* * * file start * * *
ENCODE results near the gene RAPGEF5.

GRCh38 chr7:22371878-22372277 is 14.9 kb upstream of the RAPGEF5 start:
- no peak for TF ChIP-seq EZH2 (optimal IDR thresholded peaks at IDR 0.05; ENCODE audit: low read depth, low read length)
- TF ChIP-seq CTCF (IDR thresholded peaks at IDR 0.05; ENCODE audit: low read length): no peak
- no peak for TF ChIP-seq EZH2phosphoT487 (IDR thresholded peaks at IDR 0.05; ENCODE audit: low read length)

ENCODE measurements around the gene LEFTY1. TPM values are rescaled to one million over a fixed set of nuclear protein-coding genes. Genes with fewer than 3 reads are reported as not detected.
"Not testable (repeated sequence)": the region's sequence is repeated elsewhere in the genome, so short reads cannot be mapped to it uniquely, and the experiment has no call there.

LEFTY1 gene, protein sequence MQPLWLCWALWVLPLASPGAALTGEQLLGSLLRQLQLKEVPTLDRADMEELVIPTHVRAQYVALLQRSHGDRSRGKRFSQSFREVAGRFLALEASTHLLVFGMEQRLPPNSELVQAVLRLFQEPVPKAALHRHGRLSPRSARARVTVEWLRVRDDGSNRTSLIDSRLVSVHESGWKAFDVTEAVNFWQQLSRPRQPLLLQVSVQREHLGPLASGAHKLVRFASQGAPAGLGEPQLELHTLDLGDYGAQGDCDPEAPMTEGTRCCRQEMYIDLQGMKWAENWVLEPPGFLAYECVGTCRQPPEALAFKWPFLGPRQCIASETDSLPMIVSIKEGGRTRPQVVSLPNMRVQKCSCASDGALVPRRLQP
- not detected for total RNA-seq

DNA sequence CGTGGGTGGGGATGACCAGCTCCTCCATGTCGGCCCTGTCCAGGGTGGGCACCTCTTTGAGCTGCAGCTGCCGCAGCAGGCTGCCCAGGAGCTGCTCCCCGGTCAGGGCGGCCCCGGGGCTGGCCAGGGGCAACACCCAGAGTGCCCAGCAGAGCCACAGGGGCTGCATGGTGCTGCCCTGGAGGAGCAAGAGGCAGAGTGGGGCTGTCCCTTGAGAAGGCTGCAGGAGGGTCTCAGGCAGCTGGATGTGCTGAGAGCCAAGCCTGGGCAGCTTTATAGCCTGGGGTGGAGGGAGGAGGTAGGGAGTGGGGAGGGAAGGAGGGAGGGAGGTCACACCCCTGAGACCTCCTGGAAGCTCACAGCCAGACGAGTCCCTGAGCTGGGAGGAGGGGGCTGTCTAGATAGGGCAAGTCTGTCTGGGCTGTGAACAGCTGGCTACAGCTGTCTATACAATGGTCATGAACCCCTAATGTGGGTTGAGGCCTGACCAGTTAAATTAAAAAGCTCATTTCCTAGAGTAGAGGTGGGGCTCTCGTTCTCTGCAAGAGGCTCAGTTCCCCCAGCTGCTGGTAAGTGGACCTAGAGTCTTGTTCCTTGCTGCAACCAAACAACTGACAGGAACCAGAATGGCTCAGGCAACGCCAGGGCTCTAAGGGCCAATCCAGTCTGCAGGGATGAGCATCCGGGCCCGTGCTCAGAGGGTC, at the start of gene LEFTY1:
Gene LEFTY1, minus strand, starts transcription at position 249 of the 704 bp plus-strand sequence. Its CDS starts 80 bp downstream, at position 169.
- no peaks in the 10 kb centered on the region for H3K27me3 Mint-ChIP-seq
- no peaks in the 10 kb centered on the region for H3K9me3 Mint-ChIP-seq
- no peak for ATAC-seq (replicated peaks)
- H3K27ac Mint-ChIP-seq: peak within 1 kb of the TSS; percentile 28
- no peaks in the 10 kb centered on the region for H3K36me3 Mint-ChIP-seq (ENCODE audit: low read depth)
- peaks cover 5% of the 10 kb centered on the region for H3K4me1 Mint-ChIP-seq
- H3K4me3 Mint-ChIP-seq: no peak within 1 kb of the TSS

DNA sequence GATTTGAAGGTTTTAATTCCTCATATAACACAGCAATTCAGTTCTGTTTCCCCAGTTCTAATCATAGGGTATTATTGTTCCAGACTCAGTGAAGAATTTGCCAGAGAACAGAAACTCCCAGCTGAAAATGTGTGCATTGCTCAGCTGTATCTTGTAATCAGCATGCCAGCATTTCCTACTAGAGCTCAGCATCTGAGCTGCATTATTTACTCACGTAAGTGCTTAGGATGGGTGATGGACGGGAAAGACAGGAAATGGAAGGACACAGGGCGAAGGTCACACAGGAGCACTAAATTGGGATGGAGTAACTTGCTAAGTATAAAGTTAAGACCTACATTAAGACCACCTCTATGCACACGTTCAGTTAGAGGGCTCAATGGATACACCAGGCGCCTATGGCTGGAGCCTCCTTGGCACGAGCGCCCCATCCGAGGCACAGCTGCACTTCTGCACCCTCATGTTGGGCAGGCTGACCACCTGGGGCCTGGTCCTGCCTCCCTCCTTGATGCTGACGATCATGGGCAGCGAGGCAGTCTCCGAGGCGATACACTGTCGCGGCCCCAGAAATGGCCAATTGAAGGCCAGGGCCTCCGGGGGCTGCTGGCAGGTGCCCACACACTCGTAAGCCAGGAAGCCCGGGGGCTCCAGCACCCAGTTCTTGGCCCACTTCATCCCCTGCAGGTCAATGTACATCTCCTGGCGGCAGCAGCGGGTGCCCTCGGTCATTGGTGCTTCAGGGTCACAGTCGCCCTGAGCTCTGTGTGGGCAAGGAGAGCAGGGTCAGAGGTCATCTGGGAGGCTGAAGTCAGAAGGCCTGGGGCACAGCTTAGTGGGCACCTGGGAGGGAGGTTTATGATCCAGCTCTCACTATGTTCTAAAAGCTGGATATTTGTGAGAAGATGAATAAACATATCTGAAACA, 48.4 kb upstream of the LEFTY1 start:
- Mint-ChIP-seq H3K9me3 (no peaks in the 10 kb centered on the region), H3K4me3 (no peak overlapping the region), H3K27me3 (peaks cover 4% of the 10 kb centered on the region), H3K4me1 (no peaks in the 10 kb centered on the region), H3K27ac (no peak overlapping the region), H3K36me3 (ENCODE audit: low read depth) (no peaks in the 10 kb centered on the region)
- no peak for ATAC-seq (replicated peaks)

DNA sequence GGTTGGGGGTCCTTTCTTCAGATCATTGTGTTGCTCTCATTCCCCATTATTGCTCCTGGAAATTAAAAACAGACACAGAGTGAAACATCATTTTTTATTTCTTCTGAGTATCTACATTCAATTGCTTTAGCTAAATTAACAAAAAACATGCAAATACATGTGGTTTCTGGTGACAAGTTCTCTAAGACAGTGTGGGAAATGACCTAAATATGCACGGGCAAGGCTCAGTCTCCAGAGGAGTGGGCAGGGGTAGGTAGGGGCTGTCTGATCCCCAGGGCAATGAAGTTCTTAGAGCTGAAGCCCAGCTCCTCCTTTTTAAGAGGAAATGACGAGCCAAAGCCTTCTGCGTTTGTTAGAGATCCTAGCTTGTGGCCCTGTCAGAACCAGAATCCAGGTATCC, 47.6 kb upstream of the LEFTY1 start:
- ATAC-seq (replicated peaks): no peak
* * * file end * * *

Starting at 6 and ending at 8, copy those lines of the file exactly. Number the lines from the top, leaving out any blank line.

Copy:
ENCODE measurements around the gene LEFTY1. TPM values are rescaled to one million over a fixed set of nuclear protein-coding genes. Genes with fewer than 3 reads are reported as not detected.
"Not testable (repeated sequence)": the region's sequence is repeated elsewhere in the genome, so short reads cannot be mapped to it uniquely, and the experiment has no call there.

LEFTY1 gene, protein sequence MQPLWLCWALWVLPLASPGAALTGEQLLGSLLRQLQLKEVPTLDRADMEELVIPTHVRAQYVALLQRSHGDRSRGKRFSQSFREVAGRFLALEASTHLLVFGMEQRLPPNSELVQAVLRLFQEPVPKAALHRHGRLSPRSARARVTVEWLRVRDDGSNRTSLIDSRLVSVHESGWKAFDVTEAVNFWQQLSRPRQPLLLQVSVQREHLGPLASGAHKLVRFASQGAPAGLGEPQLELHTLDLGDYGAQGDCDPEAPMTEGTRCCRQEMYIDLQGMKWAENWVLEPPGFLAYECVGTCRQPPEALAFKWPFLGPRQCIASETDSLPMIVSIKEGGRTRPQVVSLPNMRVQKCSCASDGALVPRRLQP